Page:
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Physics 218 Lecture 2. http://apod.nasa.gov/apod/ap070819.html. Overview of Calculus. Derivatives Indefinite integrals Definite integrals. Derivative is the rate at which something is changing. Velocity: rate at which position changes with time.

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Presentation Transcript
slide1
Physics 218 Lecture 2

http://apod.nasa.gov/apod/ap070819.html

slide2
Overview of Calculus
  • Derivatives
  • Indefinite integrals
  • Definite integrals
slide3
Derivative is the rate at which something is changing

Velocity: rate at which position changes with time

Acceleration: rate at which velocity changes with time

Force: rate at which potential energy changes with position

slide4
Derivatives

or

Function x(t) is a machine: you plug in the value of argument t and it spits out the value of function x(t).

Derivative d/dt is another machine: you plug in the function x(t) and it spits out another function V(t) = dx/dt

slide8
Applications of derivatives
  • Maxima and minima
  • Differentials
  • area of a ring
  • volume of a spherical shell
  • Taylor’s series
slide9
Indefinite integral

(anti-derivative)

A function F is an “anti-derivative” or an indefinite integral of the function f

if

Also a machine: you plug in function f(x) and get function F(x)

slide10
Indefinite integral

(anti-derivative)

slide13
Definite integral

F is any indefinite integral of f(x) (antiderivative)

The fundamental theorem of calculus (Leibniz)

Indefinite integral is a function, definite integral is a number (unless integration limits are variables)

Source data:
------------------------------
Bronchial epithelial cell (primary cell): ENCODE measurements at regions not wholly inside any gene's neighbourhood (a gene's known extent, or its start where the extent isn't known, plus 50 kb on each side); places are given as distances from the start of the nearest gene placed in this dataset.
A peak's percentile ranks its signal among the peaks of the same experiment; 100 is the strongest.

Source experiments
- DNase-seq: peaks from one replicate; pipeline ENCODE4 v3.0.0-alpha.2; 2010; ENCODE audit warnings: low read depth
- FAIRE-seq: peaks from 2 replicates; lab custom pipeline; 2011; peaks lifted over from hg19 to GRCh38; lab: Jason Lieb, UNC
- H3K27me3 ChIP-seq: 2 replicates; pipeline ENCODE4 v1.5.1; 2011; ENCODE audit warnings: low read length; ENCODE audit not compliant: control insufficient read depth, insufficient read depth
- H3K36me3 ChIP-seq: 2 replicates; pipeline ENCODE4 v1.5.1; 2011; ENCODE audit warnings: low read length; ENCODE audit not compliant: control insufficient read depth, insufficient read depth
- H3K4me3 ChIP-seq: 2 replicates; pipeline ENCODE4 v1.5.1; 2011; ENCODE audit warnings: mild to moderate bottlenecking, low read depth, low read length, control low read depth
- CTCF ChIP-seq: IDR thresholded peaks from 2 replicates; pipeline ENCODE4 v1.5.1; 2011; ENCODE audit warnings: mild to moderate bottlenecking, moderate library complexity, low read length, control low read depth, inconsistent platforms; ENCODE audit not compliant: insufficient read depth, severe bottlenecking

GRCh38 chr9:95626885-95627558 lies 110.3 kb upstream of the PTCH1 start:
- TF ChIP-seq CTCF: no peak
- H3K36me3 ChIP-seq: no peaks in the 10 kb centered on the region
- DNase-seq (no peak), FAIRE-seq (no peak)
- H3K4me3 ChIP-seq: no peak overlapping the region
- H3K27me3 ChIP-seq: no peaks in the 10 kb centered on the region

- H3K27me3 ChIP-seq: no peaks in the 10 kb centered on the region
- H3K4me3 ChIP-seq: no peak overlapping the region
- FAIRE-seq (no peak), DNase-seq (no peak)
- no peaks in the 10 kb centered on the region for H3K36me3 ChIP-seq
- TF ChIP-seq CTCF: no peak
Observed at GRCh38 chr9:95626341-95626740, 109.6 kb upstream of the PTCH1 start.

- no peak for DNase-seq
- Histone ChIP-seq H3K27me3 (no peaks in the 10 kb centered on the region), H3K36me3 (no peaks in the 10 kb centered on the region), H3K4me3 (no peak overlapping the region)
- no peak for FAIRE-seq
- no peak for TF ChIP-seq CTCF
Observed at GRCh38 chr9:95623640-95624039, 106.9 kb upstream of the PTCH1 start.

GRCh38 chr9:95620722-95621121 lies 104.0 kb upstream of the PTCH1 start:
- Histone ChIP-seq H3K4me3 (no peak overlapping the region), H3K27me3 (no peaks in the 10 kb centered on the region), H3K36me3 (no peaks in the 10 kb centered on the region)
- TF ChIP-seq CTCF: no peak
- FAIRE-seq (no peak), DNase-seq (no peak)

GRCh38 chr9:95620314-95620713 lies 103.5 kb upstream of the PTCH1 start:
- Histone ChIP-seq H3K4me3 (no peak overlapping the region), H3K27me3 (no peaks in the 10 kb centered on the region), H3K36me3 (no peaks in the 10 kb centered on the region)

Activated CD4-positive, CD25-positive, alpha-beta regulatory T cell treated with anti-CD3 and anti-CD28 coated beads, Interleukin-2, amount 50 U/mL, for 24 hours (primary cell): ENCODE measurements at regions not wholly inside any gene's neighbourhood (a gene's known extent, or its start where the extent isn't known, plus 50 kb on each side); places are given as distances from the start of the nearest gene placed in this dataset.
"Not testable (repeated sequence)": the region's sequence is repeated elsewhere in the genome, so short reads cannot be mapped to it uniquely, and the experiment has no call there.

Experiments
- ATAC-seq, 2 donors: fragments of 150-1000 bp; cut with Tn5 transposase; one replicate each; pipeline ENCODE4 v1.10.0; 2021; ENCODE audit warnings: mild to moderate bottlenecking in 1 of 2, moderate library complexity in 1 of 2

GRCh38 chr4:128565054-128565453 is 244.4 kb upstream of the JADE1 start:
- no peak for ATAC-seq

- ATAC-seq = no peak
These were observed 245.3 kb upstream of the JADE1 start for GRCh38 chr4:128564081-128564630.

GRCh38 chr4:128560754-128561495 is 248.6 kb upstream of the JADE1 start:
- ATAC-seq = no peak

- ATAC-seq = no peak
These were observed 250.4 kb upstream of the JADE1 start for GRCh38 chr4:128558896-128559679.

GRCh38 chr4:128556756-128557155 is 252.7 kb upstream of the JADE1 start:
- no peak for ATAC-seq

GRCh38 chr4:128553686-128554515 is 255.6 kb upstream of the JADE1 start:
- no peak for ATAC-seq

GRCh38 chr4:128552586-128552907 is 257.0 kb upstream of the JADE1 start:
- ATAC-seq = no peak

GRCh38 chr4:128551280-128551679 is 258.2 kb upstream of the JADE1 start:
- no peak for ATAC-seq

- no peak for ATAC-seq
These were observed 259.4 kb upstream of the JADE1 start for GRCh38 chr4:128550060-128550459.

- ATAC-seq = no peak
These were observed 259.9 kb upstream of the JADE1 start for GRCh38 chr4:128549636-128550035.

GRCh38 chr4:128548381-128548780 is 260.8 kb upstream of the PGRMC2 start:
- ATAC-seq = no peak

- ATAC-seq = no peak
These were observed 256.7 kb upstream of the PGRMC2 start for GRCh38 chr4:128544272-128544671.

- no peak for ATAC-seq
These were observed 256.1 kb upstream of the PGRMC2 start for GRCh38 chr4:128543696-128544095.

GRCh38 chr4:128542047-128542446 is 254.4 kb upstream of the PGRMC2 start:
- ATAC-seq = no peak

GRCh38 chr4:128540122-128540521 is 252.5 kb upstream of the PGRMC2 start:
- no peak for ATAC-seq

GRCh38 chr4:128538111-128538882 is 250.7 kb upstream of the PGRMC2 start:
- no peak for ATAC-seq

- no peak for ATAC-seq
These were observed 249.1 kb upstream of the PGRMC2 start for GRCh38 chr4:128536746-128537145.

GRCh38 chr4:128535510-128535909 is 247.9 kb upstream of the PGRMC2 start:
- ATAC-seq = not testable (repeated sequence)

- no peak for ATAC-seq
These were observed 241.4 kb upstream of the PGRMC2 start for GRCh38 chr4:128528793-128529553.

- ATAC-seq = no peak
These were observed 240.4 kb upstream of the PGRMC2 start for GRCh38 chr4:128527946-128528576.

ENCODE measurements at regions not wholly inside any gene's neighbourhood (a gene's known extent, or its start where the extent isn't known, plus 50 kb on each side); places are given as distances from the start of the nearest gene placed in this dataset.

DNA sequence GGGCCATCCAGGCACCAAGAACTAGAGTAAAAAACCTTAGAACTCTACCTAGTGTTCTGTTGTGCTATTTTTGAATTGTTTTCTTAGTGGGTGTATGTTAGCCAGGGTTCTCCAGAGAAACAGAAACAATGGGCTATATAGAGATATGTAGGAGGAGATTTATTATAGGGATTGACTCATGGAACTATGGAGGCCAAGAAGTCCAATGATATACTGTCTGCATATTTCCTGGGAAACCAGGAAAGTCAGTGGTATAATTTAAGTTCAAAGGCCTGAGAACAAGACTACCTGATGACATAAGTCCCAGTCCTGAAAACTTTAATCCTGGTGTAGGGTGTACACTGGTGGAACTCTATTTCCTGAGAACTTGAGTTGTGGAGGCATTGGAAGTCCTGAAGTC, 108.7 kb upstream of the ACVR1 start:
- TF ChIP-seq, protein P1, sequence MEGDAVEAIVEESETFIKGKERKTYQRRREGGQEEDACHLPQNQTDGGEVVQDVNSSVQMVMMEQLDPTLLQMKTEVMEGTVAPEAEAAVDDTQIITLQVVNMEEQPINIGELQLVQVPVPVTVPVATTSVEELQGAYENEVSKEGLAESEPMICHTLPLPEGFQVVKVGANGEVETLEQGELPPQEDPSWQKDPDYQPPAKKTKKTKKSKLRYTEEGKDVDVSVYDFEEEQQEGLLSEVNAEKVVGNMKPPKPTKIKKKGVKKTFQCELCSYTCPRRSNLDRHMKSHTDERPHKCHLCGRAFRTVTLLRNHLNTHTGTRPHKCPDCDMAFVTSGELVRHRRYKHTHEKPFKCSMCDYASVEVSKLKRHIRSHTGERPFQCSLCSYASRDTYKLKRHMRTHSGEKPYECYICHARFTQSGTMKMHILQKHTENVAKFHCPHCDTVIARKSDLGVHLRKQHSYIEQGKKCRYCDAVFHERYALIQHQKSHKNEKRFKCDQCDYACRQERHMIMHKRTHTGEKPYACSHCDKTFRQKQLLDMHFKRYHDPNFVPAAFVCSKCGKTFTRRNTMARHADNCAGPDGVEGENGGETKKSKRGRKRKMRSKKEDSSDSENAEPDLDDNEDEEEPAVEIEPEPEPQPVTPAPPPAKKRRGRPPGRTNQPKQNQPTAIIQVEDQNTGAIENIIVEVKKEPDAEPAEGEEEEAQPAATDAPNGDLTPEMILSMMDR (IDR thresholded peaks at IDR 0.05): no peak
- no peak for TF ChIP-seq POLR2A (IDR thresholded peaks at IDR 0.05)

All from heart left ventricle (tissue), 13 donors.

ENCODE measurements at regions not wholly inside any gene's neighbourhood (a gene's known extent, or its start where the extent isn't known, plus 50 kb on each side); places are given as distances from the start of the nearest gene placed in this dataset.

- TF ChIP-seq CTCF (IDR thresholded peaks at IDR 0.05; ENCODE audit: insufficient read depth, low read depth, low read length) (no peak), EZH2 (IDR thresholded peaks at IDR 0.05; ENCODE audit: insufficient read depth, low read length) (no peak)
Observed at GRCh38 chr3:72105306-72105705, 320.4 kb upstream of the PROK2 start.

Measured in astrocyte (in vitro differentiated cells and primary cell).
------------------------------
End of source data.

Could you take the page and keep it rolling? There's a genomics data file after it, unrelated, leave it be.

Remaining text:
slide15
Example

Given:

Solve for x(t) using indefinite integral:

slide16
Given:

Solve for x(t) using definite integral

Using the fundamental theorem of calculus,

On the other hand, since

Therefore,

or

slide17
Integration techniques

Change of variable

Integration by parts

slide18
Gottfried Leibniz

1646-1716

These are Leibniz’ notations: Integral sign as an elongated S from “Summa” and d as a differential (infinitely small increment).

slide20
“Moscow Papirus” (~ 1800 BC), 18 feet long

Problem 14: Volume of the truncated pyramid.

The first documented use of calculus?

slide21
Leonhard Euler 1707-1783

“Read Euler, read Euler, he is the master of us all”

Pierre-Simon Laplace

  • f(x), complex numbers, trigonometric and exponential functions, logarithms, power series, calculus of variations, origin of analytic number theory, origin of topology, graph theory, analytical mechanics, …
  • 80 volumes of papers!
  • Integrated Leibniz’ and Newton’s calculus
  • Three of the top five “most beautiful formulas” are Euler’s

“Most beautiful formula ever”

“the beam equation”: a cornerstone of mechanical engineering

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